Many hats 

One of the things about being a Paediacademiatrician is that I end up wearing many hats/roles/jobs. (It’s also true that I own many real hats, but I’m not always so good at wearing them. I just buy them because they’re pretty.) 

One of the best things about working this way is that I get to do things that I wouldn’t be able to do if I was a straightforward clinician. Yes it’s busy, but it’s also incredibly exciting and rewarding.


Having many hats = good.

Wearing many hats = also good (see above)

Trying to explain to people around you that you have many hats & you feel quite strongly about wearing them and that they’re actually quite important… Not so good.

Trying to wear your “I’m a grown-up who is used to being taken seriously” hat when you’re talking to the people who give you the “hello minion” hat to wear = epic disaster.

The reality, my reality, is that there are parts of my life where I get taken seriously and what I have to say counts for something. And there are parts where it doesn’t. And keeping the two separate is getting more and more difficult. 

Because the things that I see & know & learn are important. They matter: not to me personally, but to all the people they affect. And increasingly, I feel that I can’t just let things go. That it is my job to challenge and question. 

So, maybe it’s time to stop wearing the minion hat.

Yellow was never my colour anyway.



The O-word has been cropping up a lot in the discussions about the junior doctor contract recently.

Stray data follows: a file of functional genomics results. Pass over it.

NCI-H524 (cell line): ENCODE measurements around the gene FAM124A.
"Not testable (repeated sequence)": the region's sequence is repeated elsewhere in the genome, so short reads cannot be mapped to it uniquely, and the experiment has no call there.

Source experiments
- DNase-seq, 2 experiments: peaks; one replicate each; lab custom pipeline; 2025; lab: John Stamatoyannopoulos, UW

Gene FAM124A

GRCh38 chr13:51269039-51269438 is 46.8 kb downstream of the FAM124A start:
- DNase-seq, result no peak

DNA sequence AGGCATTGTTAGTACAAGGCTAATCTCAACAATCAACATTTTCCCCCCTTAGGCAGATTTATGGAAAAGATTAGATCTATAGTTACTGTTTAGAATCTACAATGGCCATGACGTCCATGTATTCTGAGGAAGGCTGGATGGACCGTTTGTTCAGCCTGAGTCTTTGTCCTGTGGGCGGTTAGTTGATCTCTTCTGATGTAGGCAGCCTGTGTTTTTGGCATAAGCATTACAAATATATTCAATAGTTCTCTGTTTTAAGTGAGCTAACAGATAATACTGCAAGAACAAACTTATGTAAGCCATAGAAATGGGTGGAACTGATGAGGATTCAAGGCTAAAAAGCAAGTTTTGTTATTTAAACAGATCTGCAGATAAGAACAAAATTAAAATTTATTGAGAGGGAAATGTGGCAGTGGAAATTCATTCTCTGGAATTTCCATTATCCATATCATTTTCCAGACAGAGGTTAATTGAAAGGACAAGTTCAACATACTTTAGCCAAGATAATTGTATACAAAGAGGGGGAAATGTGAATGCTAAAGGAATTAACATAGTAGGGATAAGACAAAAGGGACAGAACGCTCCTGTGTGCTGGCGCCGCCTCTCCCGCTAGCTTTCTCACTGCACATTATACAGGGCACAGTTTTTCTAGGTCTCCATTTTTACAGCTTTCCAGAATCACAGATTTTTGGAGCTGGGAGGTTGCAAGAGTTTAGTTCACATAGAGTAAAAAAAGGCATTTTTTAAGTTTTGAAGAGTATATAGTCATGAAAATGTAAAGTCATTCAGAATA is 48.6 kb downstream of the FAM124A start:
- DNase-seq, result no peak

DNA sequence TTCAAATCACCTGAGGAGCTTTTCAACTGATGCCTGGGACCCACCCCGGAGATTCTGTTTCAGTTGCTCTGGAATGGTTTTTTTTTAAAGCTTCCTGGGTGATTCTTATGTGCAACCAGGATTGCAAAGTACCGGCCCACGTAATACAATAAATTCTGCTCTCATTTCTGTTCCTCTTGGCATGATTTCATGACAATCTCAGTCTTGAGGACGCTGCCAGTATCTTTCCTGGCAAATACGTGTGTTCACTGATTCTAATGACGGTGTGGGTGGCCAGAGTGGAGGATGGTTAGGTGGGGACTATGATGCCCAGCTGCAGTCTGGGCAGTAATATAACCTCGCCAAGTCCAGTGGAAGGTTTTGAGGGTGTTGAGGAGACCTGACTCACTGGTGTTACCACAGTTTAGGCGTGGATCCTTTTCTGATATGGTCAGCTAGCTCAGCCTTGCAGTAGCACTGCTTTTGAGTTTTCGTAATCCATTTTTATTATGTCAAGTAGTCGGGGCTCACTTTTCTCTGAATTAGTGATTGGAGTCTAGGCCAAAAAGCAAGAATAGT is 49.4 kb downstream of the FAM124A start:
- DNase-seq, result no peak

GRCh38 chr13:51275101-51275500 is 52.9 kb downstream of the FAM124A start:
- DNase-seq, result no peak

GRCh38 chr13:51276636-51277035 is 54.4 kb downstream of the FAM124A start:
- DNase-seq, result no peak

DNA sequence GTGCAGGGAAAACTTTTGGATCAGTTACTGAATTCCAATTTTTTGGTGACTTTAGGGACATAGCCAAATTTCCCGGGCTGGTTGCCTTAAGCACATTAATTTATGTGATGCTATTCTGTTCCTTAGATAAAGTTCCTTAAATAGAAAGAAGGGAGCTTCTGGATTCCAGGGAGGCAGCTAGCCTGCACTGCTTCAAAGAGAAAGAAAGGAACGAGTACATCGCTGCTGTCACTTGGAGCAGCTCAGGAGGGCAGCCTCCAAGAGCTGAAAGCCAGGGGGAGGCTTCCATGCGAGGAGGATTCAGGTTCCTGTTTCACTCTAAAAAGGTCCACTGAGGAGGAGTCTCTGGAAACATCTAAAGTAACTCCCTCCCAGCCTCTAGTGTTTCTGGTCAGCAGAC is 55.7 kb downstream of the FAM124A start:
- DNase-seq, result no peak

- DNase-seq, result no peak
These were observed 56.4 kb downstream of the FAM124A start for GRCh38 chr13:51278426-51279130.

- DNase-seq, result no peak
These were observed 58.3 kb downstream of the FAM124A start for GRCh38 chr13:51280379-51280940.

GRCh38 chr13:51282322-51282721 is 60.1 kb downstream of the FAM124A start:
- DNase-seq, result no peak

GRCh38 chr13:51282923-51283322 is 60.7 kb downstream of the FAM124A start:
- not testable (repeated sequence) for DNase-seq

Overtime: 1. time spent working at your job that is in addition to your normal working hours; 2. the money paid for work that is done in addition to your normal working hours

One of the problems is the way in which the term is used, and what it means to different people.  For the employers in this dispute (whoever they are, Trusts, HEE, NHS England… have we worked that out yet??), the overtime is all about money.  That makes sense: it’s easier to quantify within a huge system.

But for the staff working in those organisations, overtime gets a bit more complex than that.  And that gets frustrating when we’re told that there’s a financial incentive to work unsafe hours.  (Apart from the belief that we have some kind of choice over the hours that we work – we don’t.  We get issued with a rota)  And yes, if you do a locum shift because there is yet another rota gap that hasn’t been filled, then most people will claim for that.

That’s not what overtime looks like for junior doctors.

Overtime is spending hours after a night shift trawling through patient notes, collecting data to complete audits.

It’s going in to work on your day off to teach and mentor and support your juniors; to present the audit; to write a guideline.

It’s giving witness statements and writing safeguarding reports and completing child protection paperwork.

It’s taking annual leave and using that to catch up on clinic letters.

It’s trying to get your mandatory training done while your partner watches films in bed and wonders why you never, ever seem to stop working.

All in our own time.  

On our days off.  


Just to get the job done.


It’s (a bit) about the money


Here’s the thing.

Last year, I spent more on clinical training than I did on my mortgage.

Last year was a quiet year.  (I’ve been trying to concentrate on the PhD).  It was about 1/3 less than 2014 where I got a bit carried away and thought that I could do a PhD and spend the time learning medicine.